A Bit of History
The First Parish of West Cambridge was first gathered in 1678 with the founding of the town that, after the Civil War, was renamed Arlington (like Arlington National Cemetery).
In 1829 the members of First Parish found themselves in sympathy with the liberal religious views of their time and formally chose to ally with the American Unitarian Association. In 1961 the American Unitarian Association merged with the Universalist Church of America, becoming the Unitarian Universalist Association of Congregations (UUA). In 1962 the members of the Universalist Church in Arlington merged with First Parish to become First Parish Unitarian Universalist.
About Unitarian Universalism
With its historical roots in the Jewish and Christian traditions, Unitarian Universalism is a liberal religion -- that is, a religion that keeps an open mind to the religious questions people have struggled with in all times and places. We believe that personal experience, conscience and reason should be the final authorities in religion, and that in the end religious authority lies not in a book or person or institution, but in ourselves. We are a "non-creedal" religion: we do not ask anyone to subscribe to a creed.
Our congregations are self-governing. Authority and responsibility are vested in the membership of the congregation. Each Unitarian Universalist congregation is involved in many kinds of programs. Worship is held regularly, the insights of the past and the present are shared with those who will create the future, service to the community is undertaken, and friendships are made. A visitor to a UU congregation will very likely find events and activities such as church school, day-care centers, lectures and forums, support groups, poetry festivals, family events, adult education classes and study groups.
UUs are united by shared values. Our Statement of Purposes and Principles is not a creed but rather a general statement of what we hold dear and the several religious traditions from that we draw inspiration.
- The inherent worth and dignity of every person
- Justice, equity and compassion in human relations
- Acceptance of one another and encouragement to spiritual growth in our congregations
- A free and responsible search for truth and meaning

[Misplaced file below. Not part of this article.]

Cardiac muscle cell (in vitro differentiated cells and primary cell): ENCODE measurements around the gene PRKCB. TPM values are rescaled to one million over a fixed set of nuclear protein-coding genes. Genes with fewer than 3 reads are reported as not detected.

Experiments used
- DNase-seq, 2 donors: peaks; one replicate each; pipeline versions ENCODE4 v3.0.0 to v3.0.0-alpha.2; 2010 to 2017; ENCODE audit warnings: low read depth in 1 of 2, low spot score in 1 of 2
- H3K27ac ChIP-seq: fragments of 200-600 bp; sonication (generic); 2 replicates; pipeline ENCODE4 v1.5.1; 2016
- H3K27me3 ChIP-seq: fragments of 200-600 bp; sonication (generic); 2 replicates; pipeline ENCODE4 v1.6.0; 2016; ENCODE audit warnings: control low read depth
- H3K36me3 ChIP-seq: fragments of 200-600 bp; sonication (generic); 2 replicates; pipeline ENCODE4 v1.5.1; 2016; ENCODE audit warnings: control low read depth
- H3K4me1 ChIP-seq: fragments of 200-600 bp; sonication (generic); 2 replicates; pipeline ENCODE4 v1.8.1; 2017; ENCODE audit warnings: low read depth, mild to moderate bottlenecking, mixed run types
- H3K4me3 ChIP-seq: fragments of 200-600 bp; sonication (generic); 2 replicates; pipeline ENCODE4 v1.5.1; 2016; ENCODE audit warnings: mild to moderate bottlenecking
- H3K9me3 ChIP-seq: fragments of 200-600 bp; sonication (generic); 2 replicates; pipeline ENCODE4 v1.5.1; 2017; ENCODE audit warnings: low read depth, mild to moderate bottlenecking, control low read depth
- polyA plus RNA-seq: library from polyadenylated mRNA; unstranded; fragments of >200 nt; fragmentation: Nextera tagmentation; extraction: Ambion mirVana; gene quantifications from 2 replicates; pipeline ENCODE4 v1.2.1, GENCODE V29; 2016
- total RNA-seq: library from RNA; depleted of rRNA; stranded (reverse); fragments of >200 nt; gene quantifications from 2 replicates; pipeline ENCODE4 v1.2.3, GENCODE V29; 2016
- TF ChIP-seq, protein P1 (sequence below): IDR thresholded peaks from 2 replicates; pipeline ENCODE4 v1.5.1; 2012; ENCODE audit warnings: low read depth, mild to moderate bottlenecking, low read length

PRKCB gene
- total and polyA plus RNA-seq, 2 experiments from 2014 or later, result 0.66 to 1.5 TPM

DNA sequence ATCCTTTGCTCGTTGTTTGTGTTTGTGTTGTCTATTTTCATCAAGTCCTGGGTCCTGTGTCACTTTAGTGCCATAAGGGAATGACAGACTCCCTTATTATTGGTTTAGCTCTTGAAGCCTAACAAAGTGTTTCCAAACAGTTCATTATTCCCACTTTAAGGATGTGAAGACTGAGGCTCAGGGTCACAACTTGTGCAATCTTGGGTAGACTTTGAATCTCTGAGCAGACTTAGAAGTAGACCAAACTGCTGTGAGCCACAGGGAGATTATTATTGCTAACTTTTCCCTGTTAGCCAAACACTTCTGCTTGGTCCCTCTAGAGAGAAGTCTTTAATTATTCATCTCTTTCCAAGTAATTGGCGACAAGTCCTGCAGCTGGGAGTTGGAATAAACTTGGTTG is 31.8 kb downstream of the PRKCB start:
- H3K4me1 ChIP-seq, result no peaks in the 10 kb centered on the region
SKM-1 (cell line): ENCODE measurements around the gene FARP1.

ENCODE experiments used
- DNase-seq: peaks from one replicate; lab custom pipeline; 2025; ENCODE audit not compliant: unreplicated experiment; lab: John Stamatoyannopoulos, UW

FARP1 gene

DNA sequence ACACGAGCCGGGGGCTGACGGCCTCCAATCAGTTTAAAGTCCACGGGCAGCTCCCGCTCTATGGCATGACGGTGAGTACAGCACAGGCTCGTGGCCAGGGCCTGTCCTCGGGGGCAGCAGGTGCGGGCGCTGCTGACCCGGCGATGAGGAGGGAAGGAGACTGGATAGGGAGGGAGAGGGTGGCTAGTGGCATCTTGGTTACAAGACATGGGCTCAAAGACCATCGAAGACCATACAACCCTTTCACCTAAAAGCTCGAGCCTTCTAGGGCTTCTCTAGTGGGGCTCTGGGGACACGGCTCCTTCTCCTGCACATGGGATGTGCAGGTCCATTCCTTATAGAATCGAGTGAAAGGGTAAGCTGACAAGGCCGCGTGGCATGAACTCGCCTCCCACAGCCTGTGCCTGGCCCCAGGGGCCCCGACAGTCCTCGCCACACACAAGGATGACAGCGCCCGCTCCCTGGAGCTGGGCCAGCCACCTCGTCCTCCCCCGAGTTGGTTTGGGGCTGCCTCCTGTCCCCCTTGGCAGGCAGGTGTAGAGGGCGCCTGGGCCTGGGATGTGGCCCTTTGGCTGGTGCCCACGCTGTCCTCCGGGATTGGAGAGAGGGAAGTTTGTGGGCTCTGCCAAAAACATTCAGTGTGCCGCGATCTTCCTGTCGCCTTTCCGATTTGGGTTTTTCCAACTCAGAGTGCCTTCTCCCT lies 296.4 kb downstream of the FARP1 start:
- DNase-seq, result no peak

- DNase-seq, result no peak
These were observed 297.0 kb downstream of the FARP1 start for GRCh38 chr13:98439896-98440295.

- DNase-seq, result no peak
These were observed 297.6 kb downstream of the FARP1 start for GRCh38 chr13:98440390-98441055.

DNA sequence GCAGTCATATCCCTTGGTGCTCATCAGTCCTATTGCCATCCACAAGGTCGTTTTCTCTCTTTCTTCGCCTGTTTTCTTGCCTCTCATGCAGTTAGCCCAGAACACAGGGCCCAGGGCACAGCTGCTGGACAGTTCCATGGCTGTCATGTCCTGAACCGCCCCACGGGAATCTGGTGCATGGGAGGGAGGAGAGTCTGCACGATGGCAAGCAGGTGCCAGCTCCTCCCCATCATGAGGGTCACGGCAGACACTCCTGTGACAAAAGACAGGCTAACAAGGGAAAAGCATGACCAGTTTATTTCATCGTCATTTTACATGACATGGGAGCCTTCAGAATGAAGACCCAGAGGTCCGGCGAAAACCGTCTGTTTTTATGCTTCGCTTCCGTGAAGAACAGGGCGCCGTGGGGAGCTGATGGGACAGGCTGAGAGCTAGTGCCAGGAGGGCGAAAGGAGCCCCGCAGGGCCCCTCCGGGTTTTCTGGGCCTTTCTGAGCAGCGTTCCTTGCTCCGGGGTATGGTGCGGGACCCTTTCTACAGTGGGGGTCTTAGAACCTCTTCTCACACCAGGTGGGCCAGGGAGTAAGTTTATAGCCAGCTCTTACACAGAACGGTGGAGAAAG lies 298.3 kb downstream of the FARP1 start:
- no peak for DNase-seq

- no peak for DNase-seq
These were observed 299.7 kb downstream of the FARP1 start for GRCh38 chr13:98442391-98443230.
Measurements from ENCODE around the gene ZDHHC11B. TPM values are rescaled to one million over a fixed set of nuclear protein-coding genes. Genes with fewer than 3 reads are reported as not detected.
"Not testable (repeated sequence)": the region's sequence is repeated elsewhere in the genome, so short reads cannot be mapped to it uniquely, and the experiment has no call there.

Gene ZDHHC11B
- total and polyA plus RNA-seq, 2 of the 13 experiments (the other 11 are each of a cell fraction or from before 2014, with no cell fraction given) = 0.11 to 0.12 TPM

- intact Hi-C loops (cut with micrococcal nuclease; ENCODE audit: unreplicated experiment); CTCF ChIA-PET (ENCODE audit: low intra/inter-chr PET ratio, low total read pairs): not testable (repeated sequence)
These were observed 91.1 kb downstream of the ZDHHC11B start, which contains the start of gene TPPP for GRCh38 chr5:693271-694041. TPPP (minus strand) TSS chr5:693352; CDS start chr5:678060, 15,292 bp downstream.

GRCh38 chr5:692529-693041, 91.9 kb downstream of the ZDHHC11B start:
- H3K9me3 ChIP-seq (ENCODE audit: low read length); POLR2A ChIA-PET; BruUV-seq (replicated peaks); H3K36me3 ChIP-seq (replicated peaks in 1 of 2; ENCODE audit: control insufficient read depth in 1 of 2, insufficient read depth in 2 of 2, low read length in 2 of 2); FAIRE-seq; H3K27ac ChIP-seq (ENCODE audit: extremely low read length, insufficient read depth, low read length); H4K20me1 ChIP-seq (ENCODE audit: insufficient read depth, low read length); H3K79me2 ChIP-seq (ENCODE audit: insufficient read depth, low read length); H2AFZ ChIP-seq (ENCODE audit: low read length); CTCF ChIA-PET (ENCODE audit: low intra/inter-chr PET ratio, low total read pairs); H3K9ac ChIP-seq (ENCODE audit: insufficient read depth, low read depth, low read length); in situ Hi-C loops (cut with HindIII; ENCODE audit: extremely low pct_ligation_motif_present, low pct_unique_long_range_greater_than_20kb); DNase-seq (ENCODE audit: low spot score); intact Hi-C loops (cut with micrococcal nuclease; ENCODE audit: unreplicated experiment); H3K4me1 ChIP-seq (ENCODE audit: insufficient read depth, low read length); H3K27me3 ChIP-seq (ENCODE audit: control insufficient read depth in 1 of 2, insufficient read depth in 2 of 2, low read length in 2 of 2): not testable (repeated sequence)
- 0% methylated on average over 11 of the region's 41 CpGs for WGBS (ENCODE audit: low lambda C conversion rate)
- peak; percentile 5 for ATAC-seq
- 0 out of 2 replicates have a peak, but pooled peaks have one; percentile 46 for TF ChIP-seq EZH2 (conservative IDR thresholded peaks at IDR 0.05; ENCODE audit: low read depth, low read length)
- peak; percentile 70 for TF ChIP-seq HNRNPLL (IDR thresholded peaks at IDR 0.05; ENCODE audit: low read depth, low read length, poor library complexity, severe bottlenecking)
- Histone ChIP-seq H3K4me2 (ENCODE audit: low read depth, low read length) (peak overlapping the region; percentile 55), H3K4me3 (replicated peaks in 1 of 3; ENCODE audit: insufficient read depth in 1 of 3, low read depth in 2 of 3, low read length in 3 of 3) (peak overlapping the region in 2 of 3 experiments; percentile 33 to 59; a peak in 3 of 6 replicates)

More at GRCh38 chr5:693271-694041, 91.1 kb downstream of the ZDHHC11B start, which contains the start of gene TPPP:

- The right of conscience and the use of the democratic process within our congregations and in society at large
- The goal of world community with peace, liberty, and justice for all
- Respect for the interdependent web of all existence of which we are a part
Unitarian Universalism (UU) draws from many sources:
- Direct experience of that transcending mystery and wonder, affirmed in all cultures, which moves us to a renewal of the spirit and an openness to the forces that create and uphold life
- Words and deeds of prophetic women and men that challenge us to confront powers and structures of evil with justice, compassion, and the transforming power of love
- Wisdom from the world's religions that inspires us in our ethical and spiritual life
- Jewish and Christian teachings that call us to respond to God's love by loving our neighbors as ourselves
- Humanist teachings that counsel us to heed the guidance of reason and the results of science, and warn us against idolatries of the mind and spirit
- Spiritual teachings of earth-centered traditions that celebrate the sacred circle of life and instruct us to live in harmony with the rhythms of nature
These principles and sources of faith are the backbone of our religious community.
Please click here for 10 Things I Wish Everyone Knew About Unitarian Universalism, by Galen Guengerich
Please visit the Unitarian Universalist Association (UUA) for more information about Unitarian Universalism.
Check out What We Believe for another statement of UU beliefs written by First Parish's minister, Rev. Marta Flanagan.